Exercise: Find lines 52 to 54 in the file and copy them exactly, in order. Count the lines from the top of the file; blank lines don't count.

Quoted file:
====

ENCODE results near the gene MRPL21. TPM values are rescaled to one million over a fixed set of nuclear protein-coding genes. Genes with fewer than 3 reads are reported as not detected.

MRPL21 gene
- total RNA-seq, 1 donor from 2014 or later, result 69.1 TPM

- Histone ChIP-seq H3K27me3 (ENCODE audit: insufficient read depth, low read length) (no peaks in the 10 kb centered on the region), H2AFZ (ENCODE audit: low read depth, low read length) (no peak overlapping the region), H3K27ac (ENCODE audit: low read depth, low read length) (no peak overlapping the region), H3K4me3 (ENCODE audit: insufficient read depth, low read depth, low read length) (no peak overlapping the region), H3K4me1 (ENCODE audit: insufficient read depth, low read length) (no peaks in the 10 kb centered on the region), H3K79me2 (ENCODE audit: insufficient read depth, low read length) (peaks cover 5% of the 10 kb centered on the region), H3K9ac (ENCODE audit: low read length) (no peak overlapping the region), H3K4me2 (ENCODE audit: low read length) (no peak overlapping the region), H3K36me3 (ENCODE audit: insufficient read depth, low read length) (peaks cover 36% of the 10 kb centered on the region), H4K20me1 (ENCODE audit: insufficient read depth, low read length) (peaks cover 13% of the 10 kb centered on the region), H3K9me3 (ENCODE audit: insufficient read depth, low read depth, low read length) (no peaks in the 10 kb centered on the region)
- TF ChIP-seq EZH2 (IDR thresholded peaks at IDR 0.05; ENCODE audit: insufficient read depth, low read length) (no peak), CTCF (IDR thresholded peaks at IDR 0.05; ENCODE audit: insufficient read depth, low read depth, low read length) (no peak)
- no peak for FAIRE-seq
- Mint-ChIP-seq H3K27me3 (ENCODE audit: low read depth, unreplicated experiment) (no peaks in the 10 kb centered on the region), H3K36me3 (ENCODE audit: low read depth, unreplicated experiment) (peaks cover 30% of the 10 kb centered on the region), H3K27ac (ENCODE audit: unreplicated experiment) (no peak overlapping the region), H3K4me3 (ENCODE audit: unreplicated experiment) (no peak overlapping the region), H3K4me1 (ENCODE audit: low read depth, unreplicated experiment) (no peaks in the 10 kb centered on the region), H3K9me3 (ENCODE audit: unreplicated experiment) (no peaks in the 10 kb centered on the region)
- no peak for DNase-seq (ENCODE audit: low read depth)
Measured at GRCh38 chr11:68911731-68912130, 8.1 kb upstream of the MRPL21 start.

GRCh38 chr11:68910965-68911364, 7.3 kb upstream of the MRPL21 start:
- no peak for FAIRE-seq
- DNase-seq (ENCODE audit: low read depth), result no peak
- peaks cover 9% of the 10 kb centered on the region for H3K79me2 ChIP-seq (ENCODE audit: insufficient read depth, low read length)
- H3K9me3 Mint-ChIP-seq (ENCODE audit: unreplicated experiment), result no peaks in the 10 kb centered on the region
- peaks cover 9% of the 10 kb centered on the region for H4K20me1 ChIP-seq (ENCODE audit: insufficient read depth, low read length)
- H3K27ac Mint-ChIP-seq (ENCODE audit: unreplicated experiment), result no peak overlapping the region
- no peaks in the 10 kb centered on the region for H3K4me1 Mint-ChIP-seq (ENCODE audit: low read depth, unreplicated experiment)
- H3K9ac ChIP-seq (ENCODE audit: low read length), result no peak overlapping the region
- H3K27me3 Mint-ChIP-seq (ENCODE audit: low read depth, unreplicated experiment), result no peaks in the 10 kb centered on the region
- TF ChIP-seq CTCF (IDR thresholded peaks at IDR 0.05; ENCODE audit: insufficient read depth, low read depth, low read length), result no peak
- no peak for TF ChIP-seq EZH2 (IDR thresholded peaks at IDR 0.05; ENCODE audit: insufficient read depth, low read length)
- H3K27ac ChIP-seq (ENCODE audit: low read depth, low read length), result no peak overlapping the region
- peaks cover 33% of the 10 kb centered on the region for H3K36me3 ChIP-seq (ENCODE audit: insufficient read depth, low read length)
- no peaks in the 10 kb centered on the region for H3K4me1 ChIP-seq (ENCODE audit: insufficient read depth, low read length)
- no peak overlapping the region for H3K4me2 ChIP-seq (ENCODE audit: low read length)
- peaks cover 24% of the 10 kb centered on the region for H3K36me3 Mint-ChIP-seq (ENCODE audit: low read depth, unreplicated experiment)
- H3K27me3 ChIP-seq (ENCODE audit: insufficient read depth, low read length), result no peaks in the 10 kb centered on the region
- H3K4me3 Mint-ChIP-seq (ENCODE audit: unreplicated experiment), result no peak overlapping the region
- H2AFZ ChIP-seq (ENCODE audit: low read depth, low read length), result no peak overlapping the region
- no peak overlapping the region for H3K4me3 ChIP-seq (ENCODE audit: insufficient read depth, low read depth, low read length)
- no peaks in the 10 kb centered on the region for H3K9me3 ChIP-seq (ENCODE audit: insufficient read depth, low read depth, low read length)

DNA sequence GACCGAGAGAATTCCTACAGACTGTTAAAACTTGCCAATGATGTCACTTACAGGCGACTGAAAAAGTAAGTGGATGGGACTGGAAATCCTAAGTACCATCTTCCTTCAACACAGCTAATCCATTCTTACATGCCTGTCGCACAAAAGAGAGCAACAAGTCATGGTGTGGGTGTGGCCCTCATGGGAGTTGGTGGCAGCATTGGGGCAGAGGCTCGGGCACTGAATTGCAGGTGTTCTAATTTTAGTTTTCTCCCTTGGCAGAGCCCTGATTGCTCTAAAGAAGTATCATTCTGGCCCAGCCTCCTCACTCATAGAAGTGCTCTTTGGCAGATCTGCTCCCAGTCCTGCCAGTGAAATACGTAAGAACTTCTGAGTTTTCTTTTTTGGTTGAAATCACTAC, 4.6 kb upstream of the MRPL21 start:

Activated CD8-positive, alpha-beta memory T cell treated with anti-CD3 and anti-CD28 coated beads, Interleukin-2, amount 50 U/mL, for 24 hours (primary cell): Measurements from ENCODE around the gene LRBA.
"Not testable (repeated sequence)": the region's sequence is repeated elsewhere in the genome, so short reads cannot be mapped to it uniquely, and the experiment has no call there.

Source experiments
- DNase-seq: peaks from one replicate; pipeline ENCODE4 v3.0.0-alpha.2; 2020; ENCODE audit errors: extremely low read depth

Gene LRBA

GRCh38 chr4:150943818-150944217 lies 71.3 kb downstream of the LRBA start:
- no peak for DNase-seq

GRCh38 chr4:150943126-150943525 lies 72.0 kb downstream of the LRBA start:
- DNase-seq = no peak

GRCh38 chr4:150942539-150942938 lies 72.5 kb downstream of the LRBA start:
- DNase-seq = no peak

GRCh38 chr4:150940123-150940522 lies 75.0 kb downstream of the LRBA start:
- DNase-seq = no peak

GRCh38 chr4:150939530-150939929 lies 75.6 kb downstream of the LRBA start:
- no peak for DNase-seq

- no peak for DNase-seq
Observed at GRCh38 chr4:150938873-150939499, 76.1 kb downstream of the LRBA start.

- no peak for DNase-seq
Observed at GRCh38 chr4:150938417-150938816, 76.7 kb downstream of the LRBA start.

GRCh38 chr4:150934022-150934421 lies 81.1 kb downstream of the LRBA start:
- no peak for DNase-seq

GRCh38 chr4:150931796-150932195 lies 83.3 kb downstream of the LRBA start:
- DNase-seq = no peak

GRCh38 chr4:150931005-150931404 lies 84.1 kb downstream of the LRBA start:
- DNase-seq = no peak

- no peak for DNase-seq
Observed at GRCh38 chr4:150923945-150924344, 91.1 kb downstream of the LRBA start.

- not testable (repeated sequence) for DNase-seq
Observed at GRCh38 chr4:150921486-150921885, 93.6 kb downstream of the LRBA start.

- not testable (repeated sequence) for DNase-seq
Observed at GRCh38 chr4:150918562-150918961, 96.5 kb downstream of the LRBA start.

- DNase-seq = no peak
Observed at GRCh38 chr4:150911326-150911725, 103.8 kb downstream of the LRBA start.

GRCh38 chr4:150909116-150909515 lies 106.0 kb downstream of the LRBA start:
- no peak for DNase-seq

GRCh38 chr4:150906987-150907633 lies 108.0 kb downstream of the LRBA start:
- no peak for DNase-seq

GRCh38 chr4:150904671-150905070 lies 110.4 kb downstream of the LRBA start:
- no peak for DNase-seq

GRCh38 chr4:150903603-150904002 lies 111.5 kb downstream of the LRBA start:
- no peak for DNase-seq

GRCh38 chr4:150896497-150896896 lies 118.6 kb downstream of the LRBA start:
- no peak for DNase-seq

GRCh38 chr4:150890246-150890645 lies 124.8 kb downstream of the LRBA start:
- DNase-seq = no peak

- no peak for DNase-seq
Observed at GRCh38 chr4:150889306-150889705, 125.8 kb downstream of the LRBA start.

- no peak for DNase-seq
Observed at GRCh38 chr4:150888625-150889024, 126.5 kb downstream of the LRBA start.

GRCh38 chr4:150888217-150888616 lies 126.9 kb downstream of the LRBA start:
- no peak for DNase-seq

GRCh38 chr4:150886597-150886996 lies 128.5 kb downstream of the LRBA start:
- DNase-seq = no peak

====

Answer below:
GRCh38 chr4:150934022-150934421 lies 81.1 kb downstream of the LRBA start:
- no peak for DNase-seq

GRCh38 chr4:150931796-150932195 lies 83.3 kb downstream of the LRBA start: